so I still use default port right know, don't understand how to change ssh port on my current system

for security reason I would prefer use RSA key login http://freevps.us/thread-9126.html
and then configuration ssh to disable password login
anyway brute force attacks always get reject access


On ubuntu 16.04, after changing your port on the file sshd_config, you should also restart the SSH server by:

Terminal

service ssh restart



Then instead of system reboot, verify if SSH is really listening on the new port first:

Terminal

netstat -tunlp | grep ssh



And remember not to use a port number that has already been used by other apps or been reserved on your current system.
#9
(2017-02-28, 5:53:24 pm)Decent12 Wrote: how it can stop brute force attacks just changing port will stop brute force attacks i dont know will it stop or not but if someone know explain me in details i will be thankfull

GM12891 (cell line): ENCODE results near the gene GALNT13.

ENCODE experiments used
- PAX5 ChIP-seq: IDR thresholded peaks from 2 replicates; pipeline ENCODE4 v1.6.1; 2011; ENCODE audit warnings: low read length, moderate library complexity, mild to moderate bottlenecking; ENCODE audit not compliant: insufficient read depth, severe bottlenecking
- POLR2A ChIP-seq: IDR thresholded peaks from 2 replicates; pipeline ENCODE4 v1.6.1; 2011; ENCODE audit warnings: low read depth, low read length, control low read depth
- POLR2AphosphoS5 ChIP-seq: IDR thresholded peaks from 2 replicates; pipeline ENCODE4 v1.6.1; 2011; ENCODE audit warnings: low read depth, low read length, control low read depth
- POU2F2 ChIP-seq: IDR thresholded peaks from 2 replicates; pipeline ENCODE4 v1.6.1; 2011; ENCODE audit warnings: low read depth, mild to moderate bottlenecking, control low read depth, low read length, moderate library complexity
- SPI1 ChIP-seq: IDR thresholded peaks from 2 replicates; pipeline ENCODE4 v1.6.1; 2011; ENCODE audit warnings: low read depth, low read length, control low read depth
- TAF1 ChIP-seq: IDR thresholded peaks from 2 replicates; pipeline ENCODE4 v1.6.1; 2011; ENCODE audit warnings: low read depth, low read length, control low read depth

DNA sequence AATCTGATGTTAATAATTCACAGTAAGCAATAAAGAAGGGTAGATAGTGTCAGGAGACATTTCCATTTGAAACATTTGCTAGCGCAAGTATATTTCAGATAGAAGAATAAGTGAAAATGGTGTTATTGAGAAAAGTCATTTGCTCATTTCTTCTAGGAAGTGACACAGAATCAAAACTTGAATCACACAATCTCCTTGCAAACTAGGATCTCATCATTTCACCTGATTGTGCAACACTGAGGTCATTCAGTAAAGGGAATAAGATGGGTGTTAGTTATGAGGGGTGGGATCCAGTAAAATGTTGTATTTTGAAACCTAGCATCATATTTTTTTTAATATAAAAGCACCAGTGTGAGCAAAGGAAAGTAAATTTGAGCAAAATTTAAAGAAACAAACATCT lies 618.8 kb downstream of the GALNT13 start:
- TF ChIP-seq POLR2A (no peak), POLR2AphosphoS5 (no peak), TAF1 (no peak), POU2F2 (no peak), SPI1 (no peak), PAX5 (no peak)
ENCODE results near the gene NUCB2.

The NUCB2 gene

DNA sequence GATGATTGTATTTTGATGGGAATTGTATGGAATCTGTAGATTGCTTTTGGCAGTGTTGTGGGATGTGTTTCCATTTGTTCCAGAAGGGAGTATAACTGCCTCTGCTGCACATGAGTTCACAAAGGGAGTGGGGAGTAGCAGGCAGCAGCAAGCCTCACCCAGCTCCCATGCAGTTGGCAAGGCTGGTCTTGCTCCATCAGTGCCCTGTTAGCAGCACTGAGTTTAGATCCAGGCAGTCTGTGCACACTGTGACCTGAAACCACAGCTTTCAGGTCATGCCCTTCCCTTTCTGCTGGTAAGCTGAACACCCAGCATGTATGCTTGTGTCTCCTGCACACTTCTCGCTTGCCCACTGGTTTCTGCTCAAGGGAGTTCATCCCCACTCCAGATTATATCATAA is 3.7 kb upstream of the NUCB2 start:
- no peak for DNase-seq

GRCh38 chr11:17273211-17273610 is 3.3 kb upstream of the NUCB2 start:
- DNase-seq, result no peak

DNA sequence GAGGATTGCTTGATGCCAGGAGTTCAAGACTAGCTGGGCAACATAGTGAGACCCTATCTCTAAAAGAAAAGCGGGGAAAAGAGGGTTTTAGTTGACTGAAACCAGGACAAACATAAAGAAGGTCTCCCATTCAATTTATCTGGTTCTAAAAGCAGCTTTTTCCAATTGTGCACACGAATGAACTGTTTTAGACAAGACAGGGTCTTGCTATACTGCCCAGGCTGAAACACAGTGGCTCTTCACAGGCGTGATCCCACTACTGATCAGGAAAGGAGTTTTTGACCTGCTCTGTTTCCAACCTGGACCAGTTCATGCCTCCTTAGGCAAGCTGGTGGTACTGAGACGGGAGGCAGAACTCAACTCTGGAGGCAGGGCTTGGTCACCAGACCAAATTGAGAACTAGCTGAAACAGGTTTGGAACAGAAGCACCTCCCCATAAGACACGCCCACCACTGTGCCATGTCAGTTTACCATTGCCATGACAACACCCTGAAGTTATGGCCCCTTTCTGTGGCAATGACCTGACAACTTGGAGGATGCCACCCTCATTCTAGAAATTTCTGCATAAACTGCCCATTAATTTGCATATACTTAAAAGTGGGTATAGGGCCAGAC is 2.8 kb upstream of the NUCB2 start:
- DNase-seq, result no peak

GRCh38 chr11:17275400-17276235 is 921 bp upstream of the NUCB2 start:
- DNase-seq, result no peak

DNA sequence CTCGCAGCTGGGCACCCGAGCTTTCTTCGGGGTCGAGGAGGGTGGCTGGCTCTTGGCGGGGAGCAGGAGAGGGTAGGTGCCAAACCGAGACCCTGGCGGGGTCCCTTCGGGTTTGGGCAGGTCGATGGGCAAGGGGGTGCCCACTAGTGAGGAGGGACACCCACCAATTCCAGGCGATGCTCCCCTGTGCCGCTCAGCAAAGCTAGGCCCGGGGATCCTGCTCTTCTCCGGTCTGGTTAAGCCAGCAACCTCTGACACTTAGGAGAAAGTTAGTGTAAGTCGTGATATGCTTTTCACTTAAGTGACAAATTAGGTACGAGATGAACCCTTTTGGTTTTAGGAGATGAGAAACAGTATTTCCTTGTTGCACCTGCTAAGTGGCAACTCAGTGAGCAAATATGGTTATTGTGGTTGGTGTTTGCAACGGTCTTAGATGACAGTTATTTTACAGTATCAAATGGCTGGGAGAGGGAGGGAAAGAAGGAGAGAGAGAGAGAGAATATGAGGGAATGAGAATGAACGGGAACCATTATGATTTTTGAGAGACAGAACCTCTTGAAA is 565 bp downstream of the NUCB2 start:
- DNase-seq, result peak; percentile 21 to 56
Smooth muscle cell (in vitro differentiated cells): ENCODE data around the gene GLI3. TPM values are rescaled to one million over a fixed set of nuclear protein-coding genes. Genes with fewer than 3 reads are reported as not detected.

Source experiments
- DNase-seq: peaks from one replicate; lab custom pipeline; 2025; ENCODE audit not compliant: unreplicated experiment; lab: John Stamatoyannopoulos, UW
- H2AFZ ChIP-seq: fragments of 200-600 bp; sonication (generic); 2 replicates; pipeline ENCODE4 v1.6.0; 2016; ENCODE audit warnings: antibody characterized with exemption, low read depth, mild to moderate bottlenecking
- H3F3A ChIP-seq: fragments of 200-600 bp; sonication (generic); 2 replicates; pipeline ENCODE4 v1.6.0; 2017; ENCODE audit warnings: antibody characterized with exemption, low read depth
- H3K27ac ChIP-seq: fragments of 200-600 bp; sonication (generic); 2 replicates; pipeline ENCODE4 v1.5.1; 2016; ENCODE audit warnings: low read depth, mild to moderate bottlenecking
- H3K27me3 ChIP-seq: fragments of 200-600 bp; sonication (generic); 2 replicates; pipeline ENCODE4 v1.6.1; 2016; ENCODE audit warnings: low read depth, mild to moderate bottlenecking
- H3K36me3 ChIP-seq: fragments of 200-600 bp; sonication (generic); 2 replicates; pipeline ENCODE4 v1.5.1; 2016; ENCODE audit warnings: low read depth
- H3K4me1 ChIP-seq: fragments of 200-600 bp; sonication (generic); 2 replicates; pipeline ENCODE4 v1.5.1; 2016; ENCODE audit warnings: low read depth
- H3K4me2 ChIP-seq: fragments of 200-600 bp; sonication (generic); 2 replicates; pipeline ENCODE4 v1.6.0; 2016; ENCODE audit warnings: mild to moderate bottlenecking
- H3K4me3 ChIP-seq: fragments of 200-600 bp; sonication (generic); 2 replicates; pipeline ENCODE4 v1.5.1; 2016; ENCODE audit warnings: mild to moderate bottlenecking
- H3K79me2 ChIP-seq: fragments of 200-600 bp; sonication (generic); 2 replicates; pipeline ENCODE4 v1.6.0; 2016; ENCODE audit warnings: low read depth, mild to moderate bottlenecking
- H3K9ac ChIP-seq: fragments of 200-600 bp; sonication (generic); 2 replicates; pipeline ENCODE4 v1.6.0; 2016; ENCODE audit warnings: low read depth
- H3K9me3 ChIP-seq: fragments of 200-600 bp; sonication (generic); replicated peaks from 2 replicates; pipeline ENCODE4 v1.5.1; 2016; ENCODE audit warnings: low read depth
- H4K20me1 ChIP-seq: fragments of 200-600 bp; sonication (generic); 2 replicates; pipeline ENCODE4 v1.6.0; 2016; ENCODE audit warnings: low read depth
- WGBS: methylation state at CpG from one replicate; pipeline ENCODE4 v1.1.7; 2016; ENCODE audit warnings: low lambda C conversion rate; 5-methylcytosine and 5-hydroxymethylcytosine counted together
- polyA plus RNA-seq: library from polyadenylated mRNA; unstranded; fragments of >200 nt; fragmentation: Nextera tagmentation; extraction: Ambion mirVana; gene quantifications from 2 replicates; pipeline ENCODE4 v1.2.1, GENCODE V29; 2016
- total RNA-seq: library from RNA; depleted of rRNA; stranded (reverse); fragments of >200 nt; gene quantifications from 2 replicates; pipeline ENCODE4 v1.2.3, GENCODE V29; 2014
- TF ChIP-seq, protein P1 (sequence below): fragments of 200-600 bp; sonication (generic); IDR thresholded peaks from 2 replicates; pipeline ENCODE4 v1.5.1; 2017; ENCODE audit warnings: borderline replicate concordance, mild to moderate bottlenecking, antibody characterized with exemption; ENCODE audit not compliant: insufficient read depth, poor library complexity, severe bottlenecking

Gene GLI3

95% of bruteforce attacks targeted towards SSH and/or other protocols are based on default values and default behavior. Hence why the attacks are automated through bots that scan IP ranges at the default SSH port (TCP/22) and attack all hosts that have an open SSH system running on port 22. Then these bots just keep trying different names and passwords until they get into the system or something else happens that prevents them from getting in (such as changing the default port).

So changing the default SSH port will keep away a huge mass of these bruteforce attacks. The rest of 5% are actual attacks lead by human power and are more advanced than those bots. Hackers for example would manually scan all ports to find SSH even if it is on another port than 22. Depends on what they want obviously.

Please use full stops and commas. Thanks.
#10
it's working right know
dont understand why yesterday is not work on fresh ubuntu 16.04, when I get many attack form chinese ips
something about selinux that I can't fix it

(2017-02-28, 6:28:52 am)Rick Wrote: Did you open the new port in the firewall, if enabled?

Disabling root login isn't the only secure way, root login using a ssh key is sufficient too.

I mean not disabling root login, but set to disable


Terminal

PasswordAuthentication no


off course after get login success with rsa key